Last week American housewife Candace Payne used the Facebook Live app from her car to share her excitement at her new purchase. As she said, "I have to share with my friends on the internet webs!"
She had bought a Chewbacca mask, a toy based on the popular character from the Star Wars films. But, as she was at pains to point out through fits of hysterical laughter, this wasn't for her two children.
It was for her.
Payne's four minutes of innocent fun and hysterical laughter soon became viral. As I write this, the video has received an astounding 136 million views on Facebook alone and has spawned a host of imitation videos and a 'Chewbacca Mask challenge'.
That number is pretty good news for the department store where she made her purchase, Kohl's, as she namechecked them in the video. And Kohls' marketing team clearly recognised the value of the publicity Payne had inadvertently gained for them.
So, over the weekend, Kohl's responded in style. A delegation from the store turned up at the Payne household with masks for the whole family and a host of other goodies from the store. They also gave Payne $2,500 of gift cards and 10,000 reward points.
Watching Kohl's response, I was struck about just how much they were giving away as a thank you. It's an amazing gesture, far in excess of what they might have been expected to offer.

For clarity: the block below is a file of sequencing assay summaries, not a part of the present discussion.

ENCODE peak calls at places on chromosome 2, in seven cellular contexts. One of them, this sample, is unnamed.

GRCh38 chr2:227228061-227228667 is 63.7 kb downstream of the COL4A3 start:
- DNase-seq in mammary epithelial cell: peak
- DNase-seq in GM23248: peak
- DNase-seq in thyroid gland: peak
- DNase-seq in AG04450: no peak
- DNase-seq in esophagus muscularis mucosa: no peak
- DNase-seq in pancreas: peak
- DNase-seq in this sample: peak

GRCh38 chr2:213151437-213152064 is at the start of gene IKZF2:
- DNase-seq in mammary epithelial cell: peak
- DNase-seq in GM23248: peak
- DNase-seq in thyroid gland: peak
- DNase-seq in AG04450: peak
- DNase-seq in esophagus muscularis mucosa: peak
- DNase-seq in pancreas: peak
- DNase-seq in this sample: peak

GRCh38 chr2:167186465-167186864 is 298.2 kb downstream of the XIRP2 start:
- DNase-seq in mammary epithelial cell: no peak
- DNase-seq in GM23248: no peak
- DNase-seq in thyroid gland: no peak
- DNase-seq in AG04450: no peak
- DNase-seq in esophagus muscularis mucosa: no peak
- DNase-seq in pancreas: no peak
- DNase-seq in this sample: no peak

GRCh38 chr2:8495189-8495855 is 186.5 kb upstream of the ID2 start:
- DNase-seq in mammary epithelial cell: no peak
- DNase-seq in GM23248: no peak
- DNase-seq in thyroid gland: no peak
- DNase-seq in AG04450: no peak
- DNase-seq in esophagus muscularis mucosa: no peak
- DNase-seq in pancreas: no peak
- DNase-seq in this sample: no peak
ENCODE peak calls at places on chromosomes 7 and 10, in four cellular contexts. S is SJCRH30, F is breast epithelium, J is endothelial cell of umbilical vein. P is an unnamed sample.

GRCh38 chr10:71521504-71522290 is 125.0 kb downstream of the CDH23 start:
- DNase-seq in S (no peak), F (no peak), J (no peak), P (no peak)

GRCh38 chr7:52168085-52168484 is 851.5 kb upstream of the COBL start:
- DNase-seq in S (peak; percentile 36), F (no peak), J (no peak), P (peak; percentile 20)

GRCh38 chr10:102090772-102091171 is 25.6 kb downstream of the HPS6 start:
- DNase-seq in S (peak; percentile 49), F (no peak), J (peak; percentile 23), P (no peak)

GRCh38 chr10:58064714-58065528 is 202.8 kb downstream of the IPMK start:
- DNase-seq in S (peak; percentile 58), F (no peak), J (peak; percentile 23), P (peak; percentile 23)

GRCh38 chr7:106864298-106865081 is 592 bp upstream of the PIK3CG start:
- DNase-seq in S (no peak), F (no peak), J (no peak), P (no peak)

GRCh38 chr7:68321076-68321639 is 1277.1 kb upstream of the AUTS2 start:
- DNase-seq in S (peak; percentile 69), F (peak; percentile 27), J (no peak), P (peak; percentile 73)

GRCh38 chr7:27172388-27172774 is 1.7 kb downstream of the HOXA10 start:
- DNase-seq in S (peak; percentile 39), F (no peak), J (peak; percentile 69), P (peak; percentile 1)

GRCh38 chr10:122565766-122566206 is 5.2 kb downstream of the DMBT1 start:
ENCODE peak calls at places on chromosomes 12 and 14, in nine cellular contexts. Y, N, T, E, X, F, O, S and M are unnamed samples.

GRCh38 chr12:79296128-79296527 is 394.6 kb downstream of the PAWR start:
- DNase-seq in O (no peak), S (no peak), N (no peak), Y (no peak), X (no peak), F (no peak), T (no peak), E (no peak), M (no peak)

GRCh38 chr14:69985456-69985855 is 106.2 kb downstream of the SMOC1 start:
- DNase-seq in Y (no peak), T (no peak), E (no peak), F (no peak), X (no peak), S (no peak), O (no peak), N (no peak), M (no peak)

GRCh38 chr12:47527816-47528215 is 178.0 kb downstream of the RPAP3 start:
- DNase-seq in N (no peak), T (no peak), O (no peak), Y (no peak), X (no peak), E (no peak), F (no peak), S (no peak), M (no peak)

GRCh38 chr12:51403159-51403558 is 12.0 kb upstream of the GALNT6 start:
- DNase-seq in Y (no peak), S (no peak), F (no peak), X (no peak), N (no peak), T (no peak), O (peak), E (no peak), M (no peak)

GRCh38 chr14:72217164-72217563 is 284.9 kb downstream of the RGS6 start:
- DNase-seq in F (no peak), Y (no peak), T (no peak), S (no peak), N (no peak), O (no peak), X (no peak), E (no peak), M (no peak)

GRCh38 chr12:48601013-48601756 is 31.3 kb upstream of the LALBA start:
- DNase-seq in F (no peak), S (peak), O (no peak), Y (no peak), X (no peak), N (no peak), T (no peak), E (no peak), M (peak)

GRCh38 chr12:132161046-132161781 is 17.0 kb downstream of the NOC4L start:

That gesture shows that Kohl's recognise how social media has transformed the marketing and customer engagement landscape. How much would they have had to pay for a traditional marketing or advertising campaign with a similar reach? Something that Payne gave to them for nothing, she had even paid for her original purchase.
Young YouTube 'vloggers' are among the biggest celebrities for teenagers today. People who most people of my generation have never heard of. People like Jenna Marbles (16m subscribers; estimated net worth $2.9m), PewDiePie (44m subscribers; estimated net worth $18m) and Michelle Phan (8.5m subscribers; estimated net worth $50m) are the new rock stars.
So it's no surprise that the big brands are diverting their advertising and marketing budgets to fund product placement on these new channels and build association with the modern wave of celebrities. In fact, Kohl's investment in gifts and vouchers for the Payne family is a tiny sum compared to the amounts leading Vloggers will be paid.
Not only that, but the 'thank you' video above has reached almost 30 million views itself in a couple of days (probably over that mark by the time I have pressed 'publish' on this post).
These huge numbers magnify something that has always been there. Your customers and networks are the best potential promoters of your brand. Social media has just made old fashioned 'word of mouth' marketing more powerful than ever.
It doesn't just have to be big brands associating themselves with celebrity bloggers. You are surrounded by people who can spread the word about your business. Yet so many business leaders still leave referral and recommendation to chance.
Do you have a strategy in place? And are you really maximising the reach your business has through customers and networks acting as advocates on your behalf?
What will motivate your customers to shout, laugh and spread the word about how wonderful you are?
*YouTube vlogger networth estimates from http://gazettereview.com/2016/05/the-highest-paid-youtubers/Suggest a correction